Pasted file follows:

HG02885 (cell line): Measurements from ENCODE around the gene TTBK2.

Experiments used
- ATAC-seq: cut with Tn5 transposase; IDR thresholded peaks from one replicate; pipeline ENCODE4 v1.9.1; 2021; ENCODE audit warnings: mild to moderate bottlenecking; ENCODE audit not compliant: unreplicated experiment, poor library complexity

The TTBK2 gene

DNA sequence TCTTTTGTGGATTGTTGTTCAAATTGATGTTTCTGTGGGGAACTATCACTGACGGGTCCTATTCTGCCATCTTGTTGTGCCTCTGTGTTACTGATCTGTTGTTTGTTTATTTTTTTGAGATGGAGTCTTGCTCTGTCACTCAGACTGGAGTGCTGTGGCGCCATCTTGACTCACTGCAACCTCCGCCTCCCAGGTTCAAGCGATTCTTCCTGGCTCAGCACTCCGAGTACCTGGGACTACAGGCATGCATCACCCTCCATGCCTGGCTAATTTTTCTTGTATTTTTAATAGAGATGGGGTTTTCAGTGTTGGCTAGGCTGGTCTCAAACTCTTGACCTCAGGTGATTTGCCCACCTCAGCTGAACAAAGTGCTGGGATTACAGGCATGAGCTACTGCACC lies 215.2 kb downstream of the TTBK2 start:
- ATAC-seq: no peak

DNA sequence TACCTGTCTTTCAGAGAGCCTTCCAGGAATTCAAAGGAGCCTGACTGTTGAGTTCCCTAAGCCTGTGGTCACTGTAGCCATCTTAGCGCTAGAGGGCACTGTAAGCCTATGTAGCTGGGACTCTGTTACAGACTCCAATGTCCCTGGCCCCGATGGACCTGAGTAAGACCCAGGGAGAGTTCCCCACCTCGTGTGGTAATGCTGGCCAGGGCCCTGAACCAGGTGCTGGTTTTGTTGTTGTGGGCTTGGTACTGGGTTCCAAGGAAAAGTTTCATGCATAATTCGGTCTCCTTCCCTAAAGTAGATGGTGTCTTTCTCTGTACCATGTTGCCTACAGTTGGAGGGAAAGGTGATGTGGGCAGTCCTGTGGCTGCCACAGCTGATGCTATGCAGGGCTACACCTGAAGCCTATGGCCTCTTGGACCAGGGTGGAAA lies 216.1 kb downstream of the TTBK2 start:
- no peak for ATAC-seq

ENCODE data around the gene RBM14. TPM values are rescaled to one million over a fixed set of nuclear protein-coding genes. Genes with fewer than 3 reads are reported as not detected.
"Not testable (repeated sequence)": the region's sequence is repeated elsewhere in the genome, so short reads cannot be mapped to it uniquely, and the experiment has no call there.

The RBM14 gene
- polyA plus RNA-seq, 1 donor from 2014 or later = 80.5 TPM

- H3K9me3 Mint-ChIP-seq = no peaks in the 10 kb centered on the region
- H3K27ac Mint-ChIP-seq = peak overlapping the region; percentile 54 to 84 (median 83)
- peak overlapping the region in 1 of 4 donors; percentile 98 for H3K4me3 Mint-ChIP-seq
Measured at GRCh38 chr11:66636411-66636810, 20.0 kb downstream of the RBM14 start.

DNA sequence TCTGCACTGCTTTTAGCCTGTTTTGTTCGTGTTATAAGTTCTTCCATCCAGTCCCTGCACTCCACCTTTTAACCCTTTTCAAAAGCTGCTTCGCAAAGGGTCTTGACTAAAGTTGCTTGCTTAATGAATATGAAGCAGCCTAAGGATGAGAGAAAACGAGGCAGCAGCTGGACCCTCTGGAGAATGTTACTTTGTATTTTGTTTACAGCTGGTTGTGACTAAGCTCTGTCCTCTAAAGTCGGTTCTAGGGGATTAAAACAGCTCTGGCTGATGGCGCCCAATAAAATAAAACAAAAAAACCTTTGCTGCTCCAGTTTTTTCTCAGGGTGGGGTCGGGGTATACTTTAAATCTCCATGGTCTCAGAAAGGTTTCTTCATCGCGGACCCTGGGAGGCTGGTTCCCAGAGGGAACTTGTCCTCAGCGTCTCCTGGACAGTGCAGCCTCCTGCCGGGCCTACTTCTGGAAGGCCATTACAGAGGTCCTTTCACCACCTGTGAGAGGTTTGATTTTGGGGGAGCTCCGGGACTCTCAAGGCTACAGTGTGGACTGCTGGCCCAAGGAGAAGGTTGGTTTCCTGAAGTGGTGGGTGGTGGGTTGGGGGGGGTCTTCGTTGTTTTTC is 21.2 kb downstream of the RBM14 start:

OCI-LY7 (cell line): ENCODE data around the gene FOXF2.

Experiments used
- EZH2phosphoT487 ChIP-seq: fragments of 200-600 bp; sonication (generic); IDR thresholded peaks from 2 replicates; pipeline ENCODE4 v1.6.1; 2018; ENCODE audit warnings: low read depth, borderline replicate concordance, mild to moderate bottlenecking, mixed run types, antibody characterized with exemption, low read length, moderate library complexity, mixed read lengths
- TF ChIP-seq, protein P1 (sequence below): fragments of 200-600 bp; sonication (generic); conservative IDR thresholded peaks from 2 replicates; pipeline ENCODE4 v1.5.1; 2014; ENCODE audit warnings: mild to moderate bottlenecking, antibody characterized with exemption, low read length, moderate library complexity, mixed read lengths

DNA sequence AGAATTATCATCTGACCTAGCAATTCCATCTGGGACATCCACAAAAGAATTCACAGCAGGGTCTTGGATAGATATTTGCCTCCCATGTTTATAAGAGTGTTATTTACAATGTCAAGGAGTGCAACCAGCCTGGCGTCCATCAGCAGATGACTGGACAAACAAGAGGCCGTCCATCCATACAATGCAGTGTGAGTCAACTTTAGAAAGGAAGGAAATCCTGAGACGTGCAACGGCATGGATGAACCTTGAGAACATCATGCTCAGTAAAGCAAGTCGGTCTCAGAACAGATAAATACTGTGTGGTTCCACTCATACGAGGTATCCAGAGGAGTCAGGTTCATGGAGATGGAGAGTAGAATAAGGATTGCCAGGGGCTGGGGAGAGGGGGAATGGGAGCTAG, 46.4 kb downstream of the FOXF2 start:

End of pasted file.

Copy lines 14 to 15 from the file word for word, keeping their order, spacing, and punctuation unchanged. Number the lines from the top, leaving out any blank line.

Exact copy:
- H3K27ac Mint-ChIP-seq = peak overlapping the region; percentile 54 to 84 (median 83)
- peak overlapping the region in 1 of 4 donors; percentile 98 for H3K4me3 Mint-ChIP-seq